In our judgment both these contentions are unsustainable. Under the conditions of service of the company, the total hours of work per week are 39 hours. Only workman asked to work beyond these hours would obviously be working overtime and the company in fairness would be expected to pay him compensation for such overtime work. The Bihar Shops and Establishments Act has no relevance to this question as that Act fixes the maximum number of hours of work allowable thereunder, i.e., 48 hours a Week, and provides for double the rate of ordinary wages for work done over and above 48 hours. It is not, therefore, as if the provisions of that Act govern overtime payment payable by an employer where maximum hours of work are governed by the conditions of service prevailing in his establishment. Therefore, no reliance can be placed on the provisions of that Act for the company's contention that it cannot be called upon to pay for overtime work anything more than its ordinary rate of wages if the workmen do work beyond 39 hours but not exceeding 48 hours a week. It is obvious that if the company were asked to pay at the rate equivalent to the ordinary rate of wages for work done beyond 39 hours but not exceeding 48 hours work a week, it would be paying no extra compensation at all for the work done beyond the agreed hours of work. The company would in that case be indirectly increasing the hours of work and consequently altering its conditions of service.
5. In view of this decision the matter is no longer res integra and we are bound by the previous decision. Mr. Ginwala appearing for the respondent sought to argue that what this Court had disallowed in the Indian Oxygen Ltd.'s case was non-payment of extra wages for the extra hours of work beyond the normal weekly hours until they exceeded 48 hours of work per week. It was argued that the real ratio of the decision in that case was that the workmen should be entitled to overtime wages only for a period in excess of the prescribed monthly working hours. This is not, in our opinion, a correct construction of that decision where this Court clearly referred to the rate of payment for the extra hours of work. We have no doubt in our mind that the decision in that case requires payment of overtime wages for all hours in excess of the prescribed working hours at special overtime rates and not at time-rates.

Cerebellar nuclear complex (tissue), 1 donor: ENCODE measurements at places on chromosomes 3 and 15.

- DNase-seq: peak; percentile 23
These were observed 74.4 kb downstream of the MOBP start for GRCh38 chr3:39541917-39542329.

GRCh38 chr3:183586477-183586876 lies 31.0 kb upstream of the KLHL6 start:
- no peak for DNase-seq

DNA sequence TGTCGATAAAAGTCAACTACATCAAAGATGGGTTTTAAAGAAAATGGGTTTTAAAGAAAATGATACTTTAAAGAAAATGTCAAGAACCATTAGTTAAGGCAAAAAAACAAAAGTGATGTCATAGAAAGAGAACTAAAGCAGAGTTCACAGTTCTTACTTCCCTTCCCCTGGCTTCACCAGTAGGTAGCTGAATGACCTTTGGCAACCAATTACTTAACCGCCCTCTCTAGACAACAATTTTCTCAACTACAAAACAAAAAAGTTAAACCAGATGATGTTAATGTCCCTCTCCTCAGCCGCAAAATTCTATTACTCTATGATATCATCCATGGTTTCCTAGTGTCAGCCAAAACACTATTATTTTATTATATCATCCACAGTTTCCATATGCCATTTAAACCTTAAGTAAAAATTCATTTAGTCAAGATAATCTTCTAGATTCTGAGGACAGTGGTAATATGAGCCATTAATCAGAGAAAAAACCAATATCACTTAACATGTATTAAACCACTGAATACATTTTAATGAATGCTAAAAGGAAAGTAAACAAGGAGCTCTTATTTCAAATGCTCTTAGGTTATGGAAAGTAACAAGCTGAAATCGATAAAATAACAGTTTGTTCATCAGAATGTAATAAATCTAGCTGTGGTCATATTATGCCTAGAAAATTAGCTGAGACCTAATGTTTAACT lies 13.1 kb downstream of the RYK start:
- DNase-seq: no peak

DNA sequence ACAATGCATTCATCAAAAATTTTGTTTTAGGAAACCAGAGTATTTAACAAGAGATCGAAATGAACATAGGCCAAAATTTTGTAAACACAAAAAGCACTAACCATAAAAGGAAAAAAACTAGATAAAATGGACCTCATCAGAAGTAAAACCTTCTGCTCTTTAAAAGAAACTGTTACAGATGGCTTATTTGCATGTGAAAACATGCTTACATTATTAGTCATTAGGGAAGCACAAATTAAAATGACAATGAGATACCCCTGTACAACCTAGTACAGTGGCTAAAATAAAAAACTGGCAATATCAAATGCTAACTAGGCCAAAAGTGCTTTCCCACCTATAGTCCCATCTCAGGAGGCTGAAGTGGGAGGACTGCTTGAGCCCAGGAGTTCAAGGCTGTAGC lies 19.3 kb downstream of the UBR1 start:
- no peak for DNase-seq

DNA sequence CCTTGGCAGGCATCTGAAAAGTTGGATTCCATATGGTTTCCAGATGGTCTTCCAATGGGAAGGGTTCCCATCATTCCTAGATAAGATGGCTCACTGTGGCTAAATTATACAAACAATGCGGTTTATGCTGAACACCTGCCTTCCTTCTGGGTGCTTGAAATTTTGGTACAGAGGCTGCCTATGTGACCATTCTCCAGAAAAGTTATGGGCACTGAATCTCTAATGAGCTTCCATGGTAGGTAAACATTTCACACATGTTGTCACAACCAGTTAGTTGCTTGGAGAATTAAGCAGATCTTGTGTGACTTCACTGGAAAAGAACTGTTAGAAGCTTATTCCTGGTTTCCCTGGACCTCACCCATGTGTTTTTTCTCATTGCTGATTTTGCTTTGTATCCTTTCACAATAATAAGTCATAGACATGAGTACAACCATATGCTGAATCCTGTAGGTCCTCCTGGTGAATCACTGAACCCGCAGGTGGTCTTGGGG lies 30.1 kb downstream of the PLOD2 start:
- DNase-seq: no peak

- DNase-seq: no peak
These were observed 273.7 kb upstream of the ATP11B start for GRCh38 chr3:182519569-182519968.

6. In this view of the matter we felt inclined to allow the appeal and to set aside the Award of the Tribunal and to direct that overtime is to be paid for at 1 1/2 times the hourly rate for all hours of work beyond the scheduled hours and not merely for hours of work beyond 48 hours in a week. This was to apply as from the date of our order. It was, however, represented to us on behalf of the company that in respect of the period between the date of the Award and the date of our judgment, the total amount involved as a result of this increase proposed to be sanctioned by us in overtime rate will be about Rs. 60 lakhs which the company, we were told, has not the capacity to pay. This might have necessitated a remand to the Tribunal on the question of capacity but the counsel for both the parties have in order to avoid any delay in the disposal of the matter agreed-very rightly and properly, in our opinion,-to a suggestion made by us that in respect of the past period overtime payments for hours worked in excess of the scheduled hours up to 48 hours should be at 1 1/4 times the hourly rate instead of the hourly rate which the company has already paid in terms of the Award. The arrears will be paid by 12 equal instalments over a period of 2 years. We therefore order accordingly. The parties will pay and bear their own costs.